Installing stone tile in your bathroom can not only add the beauty of natural stone to your bathroom walls and floors, increasing the value of your home, but the best part is that installing stone tile in your bathroom is just as simple as installing ceramic tile in your bath, the only real difference in the tile installation process is that you will require a wet saw with a diamond blade due to the hardness of natural stone.
Limestone, marble, and granite are the bathroom designer’s stones of choice and while natural stone tiles may be slightly more expensive than ceramic tiles, the price has actually come down in recent years. The trend in stone tile size selection has increased over the years from subway sized tiles to much larger 12×12 inch or bigger tiles.
“Summary: Installing stone tile in your bathroom can add the beauty of natural stone to your bathroom walls and floors giving your bathroom a sense of elegance. When handling and installing natural stone tile in your bathroom, you do have to be a little more careful than when working with ceramic tile. When installing stone tile in your bathroom you need to do a dry run by laying out your tiles to see if they will fit in the allotted space on your bathroom floor.”
When handling and installing natural stone tile in your bathroom, you do have to be a little more careful than when working with ceramic tile. This is primarily due to the fact that natural stone is not a manufactured material therefore the minerals that make up the stones pattern are distributed unevenly throughout the tile which could potentially make it brittle and subject to fracture along the mineral lines so try not to jar the tiles too much.
Another unique feature of natural stone tiles that you should be aware of when installing stone tile in your bathroom, is that some tiles may be slightly thicker than others, therefore you may need to adjust the amount of thinset underneath your tiles to compensate for this difference in thickness to make sure your stone tiles are level.
Due to the natural properties of natural stone when it is cut, there will be a thin layer of stone dust on the bottom of your stone tiles. This dust residue needs to be wiped off with a damp cloth and clean water before you install the stone tiles in your bathroom. If this is not done, it will reduce the adhesive ability of the thin-set to bond properly with the tile, to create a snug and stable tile floor. And don’t forget to let the stone tiles dry completely before you lay down your tiles.
Just like ceramic tiles, when installing stone tiles in your bathroom you need to do a dry run by laying out your tiles to see if they will fit in the allotted space on your bathroom floor. Next, you need to mark your layout grid lines on your lavatory floor by snapping out chalk lines to serve as guides to keep your stone tile square with your bathroom walls.
Pick up, count, and stack your tiles strategically in different sections of your bathroom floor so you won’t have to be going back and forth each time you need a tile. Mix your thin-set with a low speed (below 300 rpm) mixing drill or use a mortar paddle from your tiling toolbox and let it sit for about ten minutes before applying the mixture to your floor.
Apply the thin-set using a trowel to your bathroom subfloor inside the grid lines on the floor, but do not cover the chalk lines or else you won’t be able to see your grid. Also, apply some thin-set to the back of your stone tiles (called buttering the tile). Set and level the stone tiles (using a straight edge) on your bathroom floor within the confines of each grid, use plastic spacers between the tiles and adjust the tiles with a slight twisting motion to align your tiles along your layout lines. Continue installing your stone tiles in your bathroom, spacing the tiles as you go.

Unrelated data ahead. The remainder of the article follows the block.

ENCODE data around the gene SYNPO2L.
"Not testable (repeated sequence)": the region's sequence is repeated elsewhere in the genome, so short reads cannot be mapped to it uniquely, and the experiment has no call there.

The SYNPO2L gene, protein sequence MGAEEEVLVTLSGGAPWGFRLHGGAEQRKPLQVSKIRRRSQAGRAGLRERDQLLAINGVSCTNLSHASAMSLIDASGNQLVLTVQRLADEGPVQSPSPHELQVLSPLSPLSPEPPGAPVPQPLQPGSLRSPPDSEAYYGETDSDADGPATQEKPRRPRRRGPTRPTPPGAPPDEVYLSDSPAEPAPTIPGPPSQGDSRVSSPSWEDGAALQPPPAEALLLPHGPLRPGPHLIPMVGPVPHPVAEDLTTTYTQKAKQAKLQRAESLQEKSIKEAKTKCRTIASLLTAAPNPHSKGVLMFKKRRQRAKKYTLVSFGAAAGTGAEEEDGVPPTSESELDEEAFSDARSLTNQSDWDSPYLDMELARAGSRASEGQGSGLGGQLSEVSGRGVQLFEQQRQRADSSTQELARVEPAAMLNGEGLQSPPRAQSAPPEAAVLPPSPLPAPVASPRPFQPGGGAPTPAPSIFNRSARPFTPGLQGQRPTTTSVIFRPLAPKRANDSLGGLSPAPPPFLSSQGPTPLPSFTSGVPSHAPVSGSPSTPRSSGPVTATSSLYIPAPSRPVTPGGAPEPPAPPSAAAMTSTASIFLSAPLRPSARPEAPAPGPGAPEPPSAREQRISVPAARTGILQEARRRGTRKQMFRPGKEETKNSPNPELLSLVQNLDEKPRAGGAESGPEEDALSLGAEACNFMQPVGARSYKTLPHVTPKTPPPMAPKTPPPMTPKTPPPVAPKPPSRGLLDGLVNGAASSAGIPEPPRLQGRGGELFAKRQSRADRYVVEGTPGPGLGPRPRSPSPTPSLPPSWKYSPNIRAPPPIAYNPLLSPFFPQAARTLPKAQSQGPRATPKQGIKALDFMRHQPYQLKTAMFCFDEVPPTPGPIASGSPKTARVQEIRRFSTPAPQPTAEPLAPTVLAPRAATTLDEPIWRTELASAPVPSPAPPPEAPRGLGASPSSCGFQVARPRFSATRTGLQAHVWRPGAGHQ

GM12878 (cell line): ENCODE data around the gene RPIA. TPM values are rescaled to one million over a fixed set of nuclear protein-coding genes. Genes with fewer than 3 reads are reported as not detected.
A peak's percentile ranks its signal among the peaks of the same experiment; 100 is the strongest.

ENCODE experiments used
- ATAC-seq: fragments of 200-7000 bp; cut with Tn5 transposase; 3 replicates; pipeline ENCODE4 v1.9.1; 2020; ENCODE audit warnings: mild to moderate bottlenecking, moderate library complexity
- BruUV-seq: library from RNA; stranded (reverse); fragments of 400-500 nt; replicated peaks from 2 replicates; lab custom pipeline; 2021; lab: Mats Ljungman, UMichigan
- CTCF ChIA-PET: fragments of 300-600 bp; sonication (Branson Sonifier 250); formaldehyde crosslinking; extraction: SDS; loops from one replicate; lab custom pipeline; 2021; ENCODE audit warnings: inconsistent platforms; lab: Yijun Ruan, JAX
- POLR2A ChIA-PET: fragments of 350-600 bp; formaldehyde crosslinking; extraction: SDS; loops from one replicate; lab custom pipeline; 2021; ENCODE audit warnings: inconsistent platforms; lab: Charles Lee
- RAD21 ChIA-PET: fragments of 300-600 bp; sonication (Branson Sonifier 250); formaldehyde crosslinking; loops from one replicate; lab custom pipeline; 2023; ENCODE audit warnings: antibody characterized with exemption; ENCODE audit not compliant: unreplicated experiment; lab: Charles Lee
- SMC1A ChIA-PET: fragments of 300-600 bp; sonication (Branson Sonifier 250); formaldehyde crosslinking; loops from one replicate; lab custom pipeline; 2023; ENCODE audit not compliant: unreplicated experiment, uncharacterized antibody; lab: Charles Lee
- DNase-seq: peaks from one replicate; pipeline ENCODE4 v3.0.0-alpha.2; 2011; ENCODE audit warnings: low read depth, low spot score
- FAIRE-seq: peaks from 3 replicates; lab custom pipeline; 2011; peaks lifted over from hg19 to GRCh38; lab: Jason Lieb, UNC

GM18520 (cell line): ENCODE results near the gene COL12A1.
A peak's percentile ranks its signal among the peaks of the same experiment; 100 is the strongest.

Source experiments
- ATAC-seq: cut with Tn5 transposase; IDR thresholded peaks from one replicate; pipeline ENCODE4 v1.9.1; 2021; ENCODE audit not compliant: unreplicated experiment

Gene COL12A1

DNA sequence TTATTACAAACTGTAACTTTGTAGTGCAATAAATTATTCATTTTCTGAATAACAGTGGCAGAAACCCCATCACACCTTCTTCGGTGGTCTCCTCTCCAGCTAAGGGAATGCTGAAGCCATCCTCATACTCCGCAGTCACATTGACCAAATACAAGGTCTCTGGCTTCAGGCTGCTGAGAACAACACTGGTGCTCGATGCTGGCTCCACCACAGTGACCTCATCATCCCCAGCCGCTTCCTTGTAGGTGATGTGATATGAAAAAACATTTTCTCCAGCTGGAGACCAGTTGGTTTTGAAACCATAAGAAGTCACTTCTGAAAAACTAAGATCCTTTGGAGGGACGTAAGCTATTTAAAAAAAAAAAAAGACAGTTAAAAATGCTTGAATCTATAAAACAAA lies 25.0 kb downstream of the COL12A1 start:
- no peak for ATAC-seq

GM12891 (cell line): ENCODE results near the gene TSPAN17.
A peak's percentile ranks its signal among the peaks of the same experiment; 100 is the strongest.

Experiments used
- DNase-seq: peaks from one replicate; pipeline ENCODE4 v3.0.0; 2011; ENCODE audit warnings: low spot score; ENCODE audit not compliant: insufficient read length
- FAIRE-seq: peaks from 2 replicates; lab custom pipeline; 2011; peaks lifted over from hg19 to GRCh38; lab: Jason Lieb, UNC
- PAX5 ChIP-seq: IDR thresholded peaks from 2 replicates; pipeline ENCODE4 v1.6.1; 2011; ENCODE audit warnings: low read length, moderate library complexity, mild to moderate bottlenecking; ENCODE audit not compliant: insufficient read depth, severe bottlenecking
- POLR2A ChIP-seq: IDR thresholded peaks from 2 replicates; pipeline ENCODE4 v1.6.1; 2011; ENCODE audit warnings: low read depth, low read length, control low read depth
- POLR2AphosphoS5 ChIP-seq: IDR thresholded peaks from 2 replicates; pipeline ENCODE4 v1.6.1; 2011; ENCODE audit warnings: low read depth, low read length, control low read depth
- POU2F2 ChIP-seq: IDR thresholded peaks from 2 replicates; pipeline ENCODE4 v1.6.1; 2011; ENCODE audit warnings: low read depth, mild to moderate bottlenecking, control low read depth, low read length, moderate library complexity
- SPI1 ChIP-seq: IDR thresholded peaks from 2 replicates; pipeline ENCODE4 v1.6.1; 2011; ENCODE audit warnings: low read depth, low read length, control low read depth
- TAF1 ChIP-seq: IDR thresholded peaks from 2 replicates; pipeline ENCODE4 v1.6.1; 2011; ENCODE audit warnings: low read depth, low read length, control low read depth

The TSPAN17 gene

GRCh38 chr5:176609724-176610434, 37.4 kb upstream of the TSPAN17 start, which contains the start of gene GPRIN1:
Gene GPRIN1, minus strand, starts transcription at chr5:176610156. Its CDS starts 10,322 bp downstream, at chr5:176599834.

When installing stone tile in your bathroom, it’s sometimes a good idea to let the rest of your floor tiles (sometimes called field tiles) set overnight before you attempt to finish off your edge tiles as these will normally need to be cut because your bathroom floor is rarely if ever completely square and your tiles will sometimes be different sizes.
Cut the edge tiles using a wet saw with a diamond blade and bevel off the edges with a rubbing stone or sandpaper wrapped around a block of wood. Set your edge tiles in the thin-set mortar, remembering to butter the back of the stone tiles. Let the mortar cure for twenty-four hours. To finish up the process of installing stone tile in your bathroom you need to mix up a batch of unsanded grout, just enough to work on one small section of your bathroom at a time.
Read more: Do You Know What’s in Your Bathroom Walls?
As a special note, when installing stone tiles in your bathroom, stone tiles are naturally porous, so to avoid your tiles absorbing too much moisture from the grout you need to mist them using water from a spray bottle before you apply the grout to your stone tiles. Using a float, apply the grout over your stone tiles and remove the excess grout, wait about fifteen minutes and then using a damp sponge or cloth wipe off the grout haze from off the surface of your stone tiles.
It’s important to work in one small section of your bathroom floor at a time; this will ensure you are able to wipe off any excess grout haze before it has the opportunity to harden on your stone tiles. Continue the grouting process until your bathroom floor is completely grouted.
Let the grout cure based upon the manufactures specifications. Once the grout is dried, seal your tile and grout lines to care and protect your stone tiles and prolong the stone’s natural beauty. As you can see installing stone tile in your bathroom is not that different from installing ceramic tile in your loo but the elegance and atmosphere it creates are well worth the effort.